This study has its advantages and limitations. To the best of our knowledge, this is the first systematic review focused on iron supplementation’s effects on cognition among children and adolescents aged 5–19 years in LMICs. In addition, we only included RCTs involving iron treatments to increase the homogeneity of the intervention and facilitate meta-analyses. However, there are some limitations. First, varied methodologies were used to measure cognitive function in the included studies, which might lead to heterogeneity. Although we used standardized measures and conducted subgroup analyses, there were still some shortcomings; for example, the baseline iron status cannot be measured and differentiated. Therefore, caution should be exercised in interpreting the results. Secondly, some of the included studies were limited by short intervention periods and small sample sizes. Long-term intervention might be more probable to show the effects of oral iron supplementation on cognitive function in children and adolescents. Finally, we did not conduct subgroup analyses to explore the potential distinctive effects of daily and intermittent iron supplementation, as well as in terms of attention, short-term memory, long-term memory, and school performance, because the number of studies involved was insufficient for subgroup analyses.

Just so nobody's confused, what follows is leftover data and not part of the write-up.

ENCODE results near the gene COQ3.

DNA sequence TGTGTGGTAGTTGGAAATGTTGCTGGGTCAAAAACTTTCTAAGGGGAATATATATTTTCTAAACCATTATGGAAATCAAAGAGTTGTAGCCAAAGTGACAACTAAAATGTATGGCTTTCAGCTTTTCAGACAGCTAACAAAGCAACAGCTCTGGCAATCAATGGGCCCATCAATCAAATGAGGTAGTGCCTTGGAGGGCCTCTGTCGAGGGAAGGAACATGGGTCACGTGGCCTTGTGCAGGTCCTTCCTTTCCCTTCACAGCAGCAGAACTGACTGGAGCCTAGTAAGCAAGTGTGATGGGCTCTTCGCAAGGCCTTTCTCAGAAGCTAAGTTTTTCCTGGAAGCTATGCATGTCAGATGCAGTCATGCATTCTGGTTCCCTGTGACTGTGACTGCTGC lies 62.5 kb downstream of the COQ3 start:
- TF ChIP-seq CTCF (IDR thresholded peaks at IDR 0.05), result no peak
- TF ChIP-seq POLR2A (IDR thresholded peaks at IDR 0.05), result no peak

5. Conclusions